First it’s the fragrance of a phantom lady. She lingers a moment then vanishes, her scent, like her colorful scarf, caught by the wind, carried upwards to the green canopy of an elm tree. She tempts me to remember, to feel her warm embrace. Suddenly I’m overcome by her presence and I’m a child chasing her perfume to the source, a grove of honeysuckle in the pasture behind the red barn.
Summer is on her way. Soon there will be no more school buses, math problems, or reading assignments. My failing grade in handwriting will only be a memory like the great aunts, uncles, cousins whose graves I’ll help my mom and my aunt decorate on memorial day. In the garden I inspect the peony bushes, above their red leaves, ants crawl over a bud enticing it to bloom. I remember from last year, this one will be pink. Next to it, an iris, its lavender peeking out from a snug, green blanket.
And it’s my birthday, May 15th. Mom made a white cake with cocoa fudge frosting. I got to lick the bowl. Mom, Dad, my sister, Grandma, Grandpa, Uncle Earl, Aunt Mary, Aunt Bessie we’re all going to Weldon Spring’s park for a picnic. Grandma brought a cherry pie, Aunt Mary potato salad, and Aunt Bessie strawberry jello with fruit cocktail. Mom fried chicken, an unlucky bird from our coop. All together they sing happy birthday. It’s my day.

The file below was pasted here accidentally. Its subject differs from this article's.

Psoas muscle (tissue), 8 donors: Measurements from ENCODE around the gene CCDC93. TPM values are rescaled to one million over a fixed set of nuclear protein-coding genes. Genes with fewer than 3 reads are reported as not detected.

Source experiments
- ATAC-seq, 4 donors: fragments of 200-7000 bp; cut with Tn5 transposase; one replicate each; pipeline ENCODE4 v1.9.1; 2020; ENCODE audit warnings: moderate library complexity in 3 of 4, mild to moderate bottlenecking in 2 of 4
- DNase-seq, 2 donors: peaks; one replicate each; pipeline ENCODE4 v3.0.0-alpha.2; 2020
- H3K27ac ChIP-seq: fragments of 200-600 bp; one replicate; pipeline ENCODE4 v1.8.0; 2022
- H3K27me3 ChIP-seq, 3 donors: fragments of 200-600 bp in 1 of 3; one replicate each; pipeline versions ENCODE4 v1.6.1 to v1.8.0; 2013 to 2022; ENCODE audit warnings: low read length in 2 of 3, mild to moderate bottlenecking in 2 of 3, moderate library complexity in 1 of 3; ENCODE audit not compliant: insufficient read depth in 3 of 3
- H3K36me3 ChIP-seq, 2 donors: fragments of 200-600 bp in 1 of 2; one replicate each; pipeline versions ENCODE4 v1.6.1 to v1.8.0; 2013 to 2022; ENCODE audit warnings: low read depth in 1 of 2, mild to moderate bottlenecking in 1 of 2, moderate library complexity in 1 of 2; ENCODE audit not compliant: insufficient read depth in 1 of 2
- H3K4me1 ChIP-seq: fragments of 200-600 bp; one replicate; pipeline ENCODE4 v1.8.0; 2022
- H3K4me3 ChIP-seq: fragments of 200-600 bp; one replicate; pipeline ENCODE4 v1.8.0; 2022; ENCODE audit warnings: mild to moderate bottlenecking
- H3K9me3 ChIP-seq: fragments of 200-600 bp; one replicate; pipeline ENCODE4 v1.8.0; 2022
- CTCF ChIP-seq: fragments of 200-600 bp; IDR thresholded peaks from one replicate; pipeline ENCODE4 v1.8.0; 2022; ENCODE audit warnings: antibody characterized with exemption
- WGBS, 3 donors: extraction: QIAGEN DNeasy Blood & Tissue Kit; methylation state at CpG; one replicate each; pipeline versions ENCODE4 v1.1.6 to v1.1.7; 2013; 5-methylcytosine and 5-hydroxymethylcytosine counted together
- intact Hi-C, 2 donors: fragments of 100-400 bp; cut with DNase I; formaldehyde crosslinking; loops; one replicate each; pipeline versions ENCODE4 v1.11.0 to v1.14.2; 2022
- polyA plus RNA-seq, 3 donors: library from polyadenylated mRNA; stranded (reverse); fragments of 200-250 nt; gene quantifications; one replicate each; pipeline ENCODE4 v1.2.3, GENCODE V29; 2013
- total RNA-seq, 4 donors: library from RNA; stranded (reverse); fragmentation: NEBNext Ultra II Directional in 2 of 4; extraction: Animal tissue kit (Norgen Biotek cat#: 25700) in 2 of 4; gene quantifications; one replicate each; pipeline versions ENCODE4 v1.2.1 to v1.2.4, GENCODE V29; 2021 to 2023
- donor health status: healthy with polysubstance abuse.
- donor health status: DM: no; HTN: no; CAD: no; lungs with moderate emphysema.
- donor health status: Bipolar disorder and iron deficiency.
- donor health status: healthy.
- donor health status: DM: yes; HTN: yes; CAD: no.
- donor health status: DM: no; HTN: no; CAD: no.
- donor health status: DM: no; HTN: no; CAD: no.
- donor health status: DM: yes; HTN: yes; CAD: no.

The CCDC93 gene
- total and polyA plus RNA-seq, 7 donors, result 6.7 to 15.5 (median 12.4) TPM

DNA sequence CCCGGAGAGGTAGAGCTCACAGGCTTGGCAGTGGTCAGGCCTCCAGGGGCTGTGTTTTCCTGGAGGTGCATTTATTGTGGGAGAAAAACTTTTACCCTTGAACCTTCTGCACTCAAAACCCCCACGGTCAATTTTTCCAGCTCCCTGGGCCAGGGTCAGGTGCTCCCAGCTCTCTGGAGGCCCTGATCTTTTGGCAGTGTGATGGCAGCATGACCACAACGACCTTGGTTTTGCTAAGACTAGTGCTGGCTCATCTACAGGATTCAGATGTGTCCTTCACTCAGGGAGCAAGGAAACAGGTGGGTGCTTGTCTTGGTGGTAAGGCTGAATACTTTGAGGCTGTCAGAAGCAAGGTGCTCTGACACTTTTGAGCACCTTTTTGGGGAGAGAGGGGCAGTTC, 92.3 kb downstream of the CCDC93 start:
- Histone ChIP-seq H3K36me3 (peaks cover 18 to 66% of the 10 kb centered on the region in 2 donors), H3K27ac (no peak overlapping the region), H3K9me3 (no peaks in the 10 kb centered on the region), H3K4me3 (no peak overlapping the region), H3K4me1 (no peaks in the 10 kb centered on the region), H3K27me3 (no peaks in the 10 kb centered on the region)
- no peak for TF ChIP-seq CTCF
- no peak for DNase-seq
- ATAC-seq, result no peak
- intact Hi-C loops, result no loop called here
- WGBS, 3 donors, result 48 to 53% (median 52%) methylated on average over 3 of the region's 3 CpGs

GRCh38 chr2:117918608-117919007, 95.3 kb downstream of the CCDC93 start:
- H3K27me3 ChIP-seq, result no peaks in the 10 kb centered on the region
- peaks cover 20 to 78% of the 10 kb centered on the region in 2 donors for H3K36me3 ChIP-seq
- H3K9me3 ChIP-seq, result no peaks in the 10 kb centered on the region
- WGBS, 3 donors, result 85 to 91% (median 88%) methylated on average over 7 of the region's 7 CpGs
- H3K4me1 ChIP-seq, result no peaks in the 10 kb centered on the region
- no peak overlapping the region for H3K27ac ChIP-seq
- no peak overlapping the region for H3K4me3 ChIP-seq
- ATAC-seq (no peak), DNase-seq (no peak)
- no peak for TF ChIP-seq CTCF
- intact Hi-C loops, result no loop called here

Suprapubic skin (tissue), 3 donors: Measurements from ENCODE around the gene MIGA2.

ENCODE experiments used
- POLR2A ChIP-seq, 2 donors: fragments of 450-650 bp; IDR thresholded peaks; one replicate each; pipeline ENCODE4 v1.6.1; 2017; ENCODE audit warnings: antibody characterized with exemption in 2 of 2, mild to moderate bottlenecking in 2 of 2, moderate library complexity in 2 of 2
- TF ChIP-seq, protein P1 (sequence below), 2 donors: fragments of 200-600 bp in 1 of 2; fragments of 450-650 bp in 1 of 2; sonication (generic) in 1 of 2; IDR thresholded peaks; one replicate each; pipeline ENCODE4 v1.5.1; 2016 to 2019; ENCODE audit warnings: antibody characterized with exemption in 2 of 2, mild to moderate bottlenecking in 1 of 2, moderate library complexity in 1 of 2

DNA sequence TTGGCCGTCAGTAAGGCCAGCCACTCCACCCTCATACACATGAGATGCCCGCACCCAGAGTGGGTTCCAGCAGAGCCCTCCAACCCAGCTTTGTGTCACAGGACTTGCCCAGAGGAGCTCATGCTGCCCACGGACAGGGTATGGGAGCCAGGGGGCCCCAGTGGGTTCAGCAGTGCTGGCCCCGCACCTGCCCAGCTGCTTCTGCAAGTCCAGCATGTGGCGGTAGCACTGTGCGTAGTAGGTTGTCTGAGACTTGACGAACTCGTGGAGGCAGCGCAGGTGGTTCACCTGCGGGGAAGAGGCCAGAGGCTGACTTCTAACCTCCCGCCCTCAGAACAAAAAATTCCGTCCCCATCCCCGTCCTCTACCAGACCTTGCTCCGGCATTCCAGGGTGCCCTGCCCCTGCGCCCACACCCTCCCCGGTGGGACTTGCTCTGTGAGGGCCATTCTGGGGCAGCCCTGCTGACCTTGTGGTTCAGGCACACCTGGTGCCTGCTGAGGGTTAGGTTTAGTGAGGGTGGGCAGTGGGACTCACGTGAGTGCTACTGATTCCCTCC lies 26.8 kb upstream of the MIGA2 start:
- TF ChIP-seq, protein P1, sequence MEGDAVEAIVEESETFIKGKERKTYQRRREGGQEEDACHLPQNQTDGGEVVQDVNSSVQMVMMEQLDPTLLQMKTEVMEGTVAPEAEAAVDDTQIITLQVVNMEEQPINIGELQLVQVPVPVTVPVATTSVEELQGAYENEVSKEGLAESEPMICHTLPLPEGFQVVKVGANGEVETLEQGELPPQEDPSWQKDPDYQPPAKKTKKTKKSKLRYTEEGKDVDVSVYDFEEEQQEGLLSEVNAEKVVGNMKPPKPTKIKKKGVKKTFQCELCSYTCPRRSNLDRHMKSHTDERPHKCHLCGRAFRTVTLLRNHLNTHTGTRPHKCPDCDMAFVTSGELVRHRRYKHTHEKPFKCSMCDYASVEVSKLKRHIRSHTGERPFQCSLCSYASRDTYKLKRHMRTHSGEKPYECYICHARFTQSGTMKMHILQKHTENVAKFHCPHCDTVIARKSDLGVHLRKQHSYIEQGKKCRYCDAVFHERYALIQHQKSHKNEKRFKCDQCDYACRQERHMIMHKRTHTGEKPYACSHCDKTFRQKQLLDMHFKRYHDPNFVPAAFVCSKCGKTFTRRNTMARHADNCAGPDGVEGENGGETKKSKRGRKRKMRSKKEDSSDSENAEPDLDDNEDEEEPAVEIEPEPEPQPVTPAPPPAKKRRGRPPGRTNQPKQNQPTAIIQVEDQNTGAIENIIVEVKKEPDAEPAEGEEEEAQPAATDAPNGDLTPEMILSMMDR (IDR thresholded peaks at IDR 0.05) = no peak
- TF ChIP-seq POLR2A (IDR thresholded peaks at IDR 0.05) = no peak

Before long I’ll walk barefoot across the green grass, squish my toes in its coolness on a hot July afternoon, sip lemonade under Grandpa’s oak tree while we wonder whose raising so much dust on the road, and commenting on when it may rain, sit with Grandma in the green rusty glider on the screened in front porch and listen to the honey bees as they disappear into the ceiling. When Carol Devenport arrives I’ll run and hide. She likes to tweak my cheek and call me her Timmy Joe. But for now, I’m running now where. I’m going to enjoy being a child, waiting for summer.